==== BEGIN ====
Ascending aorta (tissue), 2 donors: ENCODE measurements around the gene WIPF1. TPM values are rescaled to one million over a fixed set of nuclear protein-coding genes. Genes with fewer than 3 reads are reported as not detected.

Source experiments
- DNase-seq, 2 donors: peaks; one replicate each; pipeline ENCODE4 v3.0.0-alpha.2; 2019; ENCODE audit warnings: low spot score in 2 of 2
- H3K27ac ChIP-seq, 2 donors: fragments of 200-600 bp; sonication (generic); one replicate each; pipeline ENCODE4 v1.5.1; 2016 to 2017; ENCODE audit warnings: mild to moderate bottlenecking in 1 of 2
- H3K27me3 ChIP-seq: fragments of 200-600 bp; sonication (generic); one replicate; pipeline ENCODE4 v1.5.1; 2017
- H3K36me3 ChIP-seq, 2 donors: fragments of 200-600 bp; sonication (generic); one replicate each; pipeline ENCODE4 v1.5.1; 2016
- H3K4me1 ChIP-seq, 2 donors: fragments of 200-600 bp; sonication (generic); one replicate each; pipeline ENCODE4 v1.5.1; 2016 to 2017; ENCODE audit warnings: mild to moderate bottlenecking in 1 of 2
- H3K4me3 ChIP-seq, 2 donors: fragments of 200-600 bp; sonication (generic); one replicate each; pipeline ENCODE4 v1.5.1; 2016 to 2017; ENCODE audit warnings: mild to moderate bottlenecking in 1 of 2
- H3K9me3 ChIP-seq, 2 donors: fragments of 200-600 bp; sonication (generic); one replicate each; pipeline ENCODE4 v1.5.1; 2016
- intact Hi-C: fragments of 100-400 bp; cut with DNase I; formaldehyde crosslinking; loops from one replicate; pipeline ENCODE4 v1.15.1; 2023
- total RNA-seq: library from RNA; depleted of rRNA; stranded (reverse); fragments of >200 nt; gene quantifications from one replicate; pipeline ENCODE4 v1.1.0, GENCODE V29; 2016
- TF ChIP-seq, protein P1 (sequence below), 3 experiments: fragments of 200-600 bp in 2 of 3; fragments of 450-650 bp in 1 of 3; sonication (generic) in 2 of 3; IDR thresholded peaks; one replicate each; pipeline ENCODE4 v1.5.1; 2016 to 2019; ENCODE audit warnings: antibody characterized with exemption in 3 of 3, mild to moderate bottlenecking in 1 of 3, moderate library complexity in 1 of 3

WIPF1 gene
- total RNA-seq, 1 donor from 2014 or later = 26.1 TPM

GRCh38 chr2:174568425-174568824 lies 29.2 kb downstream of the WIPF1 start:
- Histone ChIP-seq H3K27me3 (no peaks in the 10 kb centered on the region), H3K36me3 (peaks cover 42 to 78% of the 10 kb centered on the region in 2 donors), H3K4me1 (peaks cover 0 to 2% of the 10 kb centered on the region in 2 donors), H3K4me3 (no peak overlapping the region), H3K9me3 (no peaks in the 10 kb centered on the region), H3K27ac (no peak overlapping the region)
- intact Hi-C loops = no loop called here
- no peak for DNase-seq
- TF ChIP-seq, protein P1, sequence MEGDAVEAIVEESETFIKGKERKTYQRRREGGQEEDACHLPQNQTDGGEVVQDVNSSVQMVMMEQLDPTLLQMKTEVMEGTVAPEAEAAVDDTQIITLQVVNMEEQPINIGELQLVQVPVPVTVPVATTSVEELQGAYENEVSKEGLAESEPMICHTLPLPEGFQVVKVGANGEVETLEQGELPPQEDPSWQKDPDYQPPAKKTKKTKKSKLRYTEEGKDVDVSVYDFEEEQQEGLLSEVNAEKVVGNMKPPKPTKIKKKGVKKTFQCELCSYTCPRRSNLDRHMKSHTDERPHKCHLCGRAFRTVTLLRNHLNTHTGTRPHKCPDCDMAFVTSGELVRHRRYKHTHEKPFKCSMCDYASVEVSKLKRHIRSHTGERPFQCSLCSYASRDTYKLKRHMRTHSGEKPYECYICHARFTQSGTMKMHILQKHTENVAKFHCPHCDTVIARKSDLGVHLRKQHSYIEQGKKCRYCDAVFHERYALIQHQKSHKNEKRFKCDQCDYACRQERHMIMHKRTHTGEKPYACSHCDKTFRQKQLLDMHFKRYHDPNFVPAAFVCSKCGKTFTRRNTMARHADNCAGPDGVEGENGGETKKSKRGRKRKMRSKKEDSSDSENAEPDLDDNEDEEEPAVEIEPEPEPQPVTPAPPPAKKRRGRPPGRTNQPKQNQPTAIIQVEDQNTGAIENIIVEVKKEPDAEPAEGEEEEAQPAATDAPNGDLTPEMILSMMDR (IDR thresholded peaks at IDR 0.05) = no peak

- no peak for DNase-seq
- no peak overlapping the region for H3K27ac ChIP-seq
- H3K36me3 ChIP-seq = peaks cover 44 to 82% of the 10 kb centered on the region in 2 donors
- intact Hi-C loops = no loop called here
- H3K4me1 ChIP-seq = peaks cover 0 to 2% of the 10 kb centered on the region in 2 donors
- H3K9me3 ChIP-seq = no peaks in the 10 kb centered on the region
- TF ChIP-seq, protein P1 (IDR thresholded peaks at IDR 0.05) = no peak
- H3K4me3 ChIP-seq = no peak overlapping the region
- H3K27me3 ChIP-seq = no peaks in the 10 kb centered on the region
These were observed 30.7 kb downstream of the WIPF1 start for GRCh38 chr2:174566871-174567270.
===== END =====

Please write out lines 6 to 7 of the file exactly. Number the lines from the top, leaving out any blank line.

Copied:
- H3K36me3 ChIP-seq, 2 donors: fragments of 200-600 bp; sonication (generic); one replicate each; pipeline ENCODE4 v1.5.1; 2016
- H3K4me1 ChIP-seq, 2 donors: fragments of 200-600 bp; sonication (generic); one replicate each; pipeline ENCODE4 v1.5.1; 2016 to 2017; ENCODE audit warnings: mild to moderate bottlenecking in 1 of 2